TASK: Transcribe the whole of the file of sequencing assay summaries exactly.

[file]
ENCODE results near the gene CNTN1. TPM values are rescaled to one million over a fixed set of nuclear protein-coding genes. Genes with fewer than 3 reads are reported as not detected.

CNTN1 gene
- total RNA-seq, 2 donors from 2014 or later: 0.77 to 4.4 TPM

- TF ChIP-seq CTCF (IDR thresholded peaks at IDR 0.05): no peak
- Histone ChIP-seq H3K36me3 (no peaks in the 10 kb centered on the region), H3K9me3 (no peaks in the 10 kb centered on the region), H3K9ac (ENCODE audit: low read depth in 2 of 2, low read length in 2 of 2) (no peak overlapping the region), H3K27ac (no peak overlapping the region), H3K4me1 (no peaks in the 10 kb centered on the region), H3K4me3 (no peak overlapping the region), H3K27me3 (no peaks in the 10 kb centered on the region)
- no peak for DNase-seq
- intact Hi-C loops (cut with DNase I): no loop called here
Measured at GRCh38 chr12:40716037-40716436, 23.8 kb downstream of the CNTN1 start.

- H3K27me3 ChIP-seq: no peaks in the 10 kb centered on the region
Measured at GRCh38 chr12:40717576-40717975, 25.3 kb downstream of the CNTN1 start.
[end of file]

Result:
ENCODE results near the gene CNTN1. TPM values are rescaled to one million over a fixed set of nuclear protein-coding genes. Genes with fewer than 3 reads are reported as not detected.

CNTN1 gene
- total RNA-seq, 2 donors from 2014 or later: 0.77 to 4.4 TPM

- TF ChIP-seq CTCF (IDR thresholded peaks at IDR 0.05): no peak
- Histone ChIP-seq H3K36me3 (no peaks in the 10 kb centered on the region), H3K9me3 (no peaks in the 10 kb centered on the region), H3K9ac (ENCODE audit: low read depth in 2 of 2, low read length in 2 of 2) (no peak overlapping the region), H3K27ac (no peak overlapping the region), H3K4me1 (no peaks in the 10 kb centered on the region), H3K4me3 (no peak overlapping the region), H3K27me3 (no peaks in the 10 kb centered on the region)
- no peak for DNase-seq
- intact Hi-C loops (cut with DNase I): no loop called here
Measured at GRCh38 chr12:40716037-40716436, 23.8 kb downstream of the CNTN1 start.

- H3K27me3 ChIP-seq: no peaks in the 10 kb centered on the region
Measured at GRCh38 chr12:40717576-40717975, 25.3 kb downstream of the CNTN1 start.